The Covid-19 pandemic is one of the biggest social crises ever to be imposed on the planet, and recalls another great upheaval we faced in South Africa, namely the global oil crisis of 1973. If you were a committed petrolhead back then — and there were plenty of us — the restrictions suddenly imposed on car enjoyment certainly cut deep.
Back in those days, we had a nominal 120km/h speed limit, but the roads were so sparsely populated that there was plenty of scope to exploit the horsepower of your Ford Escort Mk I GT, your Renault Gordini, your Capri Perana V8, and your Chevrolet Can Am.
In October 1973, the Arabian oil producers who supplied the bulk of the fuel to South Africa suddenly announced a global oil embargo. No warning — one day there was oil for Africa and most of the rest of the world, the next the wells (as far as we were concerned) had dried up.
The government immediately announced emergency measures to cope with this crisis. Fuel sales were prohibited between 6pm and 6am daily and on weekends, and all motorsport events were cancelled. What’s worse, the speed limit on the open roads and freeways was cut from 120 km/h to 80km/h. It was the only way, said the government, that we would have any chance of getting through the crisis.
What was remarkable was how the motoring public grasped the realities of our situation and obeyed the laws religiously. And if you were so selfish as to venture out onto the roads in a gas-guzzling V8, you risked the wrath of your community!
The emergency measures were announced just a day or two before Geoff Dalglish, a young-buck motoring journalist at The Star, took delivery of a Chev Can Am test car for a week.
The 1973 Can Am was one of the most potent mainline performance cars ever built in South Africa. Its 270kW V8 engine had been imported straight from Chevrolet’s racing department in the US. It had a 0-100 km/h time of under five seconds, a top speed of 230km/h, and handling capabilities that were, frankly, diabolical.
When you put your foot down it would accelerate all the way to 100km/h in first gear, and at the same time lift the nose so high that you found yourself looking at the telephone wires rather than the road ahead.
“Everything about it screamed ‘race me’ and I was in love,” recalls Dalglish.
“And yet, here were all these people in cars alongside me, even pedestrians, shouting at me, showing the thumbs-down sign and, worse, even swearing at me. I was a fuel-guzzling heretic! It was one of the strangest experiences of my motoring life!”
Almost overnight, scores of South Africans were trading in their gas-gobbling V8 Holden Monaros and even Ferraris for bargain-basement prices. And they’d roll out of dealerships in modest cars like the Datsun 1200 GX, which could reportedly make the Joburg-to-Durban run on a single tank of fuel, if you stuck to the 80km/h speed limit.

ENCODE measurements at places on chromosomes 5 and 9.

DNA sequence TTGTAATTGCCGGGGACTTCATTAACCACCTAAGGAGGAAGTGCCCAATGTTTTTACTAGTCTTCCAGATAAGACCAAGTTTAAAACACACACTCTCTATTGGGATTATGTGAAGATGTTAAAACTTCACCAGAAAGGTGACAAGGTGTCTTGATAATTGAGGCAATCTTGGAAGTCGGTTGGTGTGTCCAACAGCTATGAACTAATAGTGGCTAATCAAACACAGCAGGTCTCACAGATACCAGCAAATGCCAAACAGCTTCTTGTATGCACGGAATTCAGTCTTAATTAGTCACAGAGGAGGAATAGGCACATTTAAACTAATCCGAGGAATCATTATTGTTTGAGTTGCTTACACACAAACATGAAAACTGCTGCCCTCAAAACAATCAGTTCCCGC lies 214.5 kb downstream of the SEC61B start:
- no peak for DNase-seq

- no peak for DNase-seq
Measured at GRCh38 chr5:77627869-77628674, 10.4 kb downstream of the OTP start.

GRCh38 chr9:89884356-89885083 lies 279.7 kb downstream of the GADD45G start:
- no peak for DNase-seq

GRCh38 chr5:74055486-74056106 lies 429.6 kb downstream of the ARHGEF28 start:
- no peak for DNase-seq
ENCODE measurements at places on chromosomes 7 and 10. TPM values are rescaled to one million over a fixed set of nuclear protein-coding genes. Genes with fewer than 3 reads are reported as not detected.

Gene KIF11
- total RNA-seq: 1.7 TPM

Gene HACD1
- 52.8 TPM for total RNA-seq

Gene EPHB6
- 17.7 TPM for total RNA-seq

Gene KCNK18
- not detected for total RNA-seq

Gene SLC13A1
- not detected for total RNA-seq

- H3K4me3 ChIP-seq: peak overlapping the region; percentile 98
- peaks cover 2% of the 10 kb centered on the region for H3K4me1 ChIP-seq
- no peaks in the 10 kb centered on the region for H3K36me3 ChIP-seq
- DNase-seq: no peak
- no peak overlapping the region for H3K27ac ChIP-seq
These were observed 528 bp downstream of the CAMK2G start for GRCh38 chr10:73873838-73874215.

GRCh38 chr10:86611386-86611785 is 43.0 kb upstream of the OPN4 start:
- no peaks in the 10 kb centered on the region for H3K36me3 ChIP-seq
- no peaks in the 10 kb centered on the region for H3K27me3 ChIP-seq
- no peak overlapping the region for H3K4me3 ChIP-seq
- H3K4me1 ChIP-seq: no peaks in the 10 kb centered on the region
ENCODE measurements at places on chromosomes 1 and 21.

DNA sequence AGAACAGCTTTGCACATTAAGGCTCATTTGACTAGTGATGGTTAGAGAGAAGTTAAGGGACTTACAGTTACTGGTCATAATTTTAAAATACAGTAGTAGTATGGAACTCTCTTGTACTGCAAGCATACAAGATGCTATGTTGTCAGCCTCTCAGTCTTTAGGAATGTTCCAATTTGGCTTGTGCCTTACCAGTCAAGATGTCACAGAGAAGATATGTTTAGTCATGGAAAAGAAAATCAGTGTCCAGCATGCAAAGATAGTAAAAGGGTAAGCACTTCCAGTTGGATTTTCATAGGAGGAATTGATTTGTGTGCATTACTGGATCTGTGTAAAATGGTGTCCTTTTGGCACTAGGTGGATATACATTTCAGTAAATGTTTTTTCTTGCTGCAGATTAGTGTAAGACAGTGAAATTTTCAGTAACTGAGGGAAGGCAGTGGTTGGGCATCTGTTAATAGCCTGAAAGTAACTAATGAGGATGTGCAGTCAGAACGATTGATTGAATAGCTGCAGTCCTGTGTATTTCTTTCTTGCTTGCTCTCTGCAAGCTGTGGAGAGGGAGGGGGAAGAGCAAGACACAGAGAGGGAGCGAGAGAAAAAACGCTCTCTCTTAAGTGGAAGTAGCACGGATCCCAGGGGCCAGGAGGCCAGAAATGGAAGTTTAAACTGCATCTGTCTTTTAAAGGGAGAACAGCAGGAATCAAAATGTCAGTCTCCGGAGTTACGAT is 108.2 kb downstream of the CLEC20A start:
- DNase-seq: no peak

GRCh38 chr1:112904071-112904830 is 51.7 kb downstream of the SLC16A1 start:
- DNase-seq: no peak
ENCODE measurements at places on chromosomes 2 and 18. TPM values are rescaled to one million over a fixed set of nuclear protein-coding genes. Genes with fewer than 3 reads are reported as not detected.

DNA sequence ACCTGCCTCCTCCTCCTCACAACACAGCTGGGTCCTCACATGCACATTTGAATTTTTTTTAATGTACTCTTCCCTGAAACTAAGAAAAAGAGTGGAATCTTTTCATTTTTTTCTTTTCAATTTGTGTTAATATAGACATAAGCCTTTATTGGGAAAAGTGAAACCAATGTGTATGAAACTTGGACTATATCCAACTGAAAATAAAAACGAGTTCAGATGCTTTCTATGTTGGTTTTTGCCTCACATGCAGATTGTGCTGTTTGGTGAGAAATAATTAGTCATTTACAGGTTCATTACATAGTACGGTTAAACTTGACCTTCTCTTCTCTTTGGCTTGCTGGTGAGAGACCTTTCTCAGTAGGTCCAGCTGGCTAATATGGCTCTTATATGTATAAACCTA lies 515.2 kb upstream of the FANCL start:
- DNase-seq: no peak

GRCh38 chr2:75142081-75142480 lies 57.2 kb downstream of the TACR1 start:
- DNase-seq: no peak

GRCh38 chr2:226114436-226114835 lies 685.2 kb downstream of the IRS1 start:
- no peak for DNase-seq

Some shrewd enthusiasts took advantage of this. Johannesburg amateur-racing driver Libero Pardini heard of a Ferrari Daytona going for a song in Cape Town, so he flew to Cape Town on a weekend.
If you were so selfish as to venture out onto the roads in a gas-guzzling V8, you risked the wrath of your community!
“With a full tank of juice, I set off in my new dream car heading straight back to Joburg,” he recalls. “But the hell of it was I was forced to drive at 80km/h, just like everybody else. The thing was, there was hardly any traffic on the roads. Soon I was flying along on empty roads at over 200 km/h.”
Soon enough, the fuel-gauge needle plummeted and Pardini realised he had a problem on his hands. So he pulled into a small town, forgetting that fuel sales were forbidden on weekends.
“I went to the local police station. The long and the short of it, I had to give every policeman in the station a blast down the road in the Ferrari. Then they issued me with a special permit to get fuel, and that’s how I made it back to Joburg.”
I remember those fuel-crisis days very well as I was working at my first job after school, at a service station at the edge of Vrededorp.
Each Friday at the service station we ran special campaigns to get motorists to fill up for the weekend, as the pumps would close at 6pm on Fridays and only open at 6am the following Monday. I recall cars easing down one of the side streets from the town, filling up, and then returning for another complete full tank about half an hour later.
And this would go on for most of the afternoon, as the Vrededorp locals stockpiled fuel so they could sell it to their clientele at “special prices” over the weekend.
After what seemed like an awfully long time, oil supplies normalised, speed limits were raised to 120km/h again, fuel stations opened up again 24/7, and life as we knew it returned to normal. However, for petrolheads, the great horsepower feast that we had enjoyed during the 1960s and early 1970s would remain fond memories for many years to come.
• From the July issue of Wanted 2020.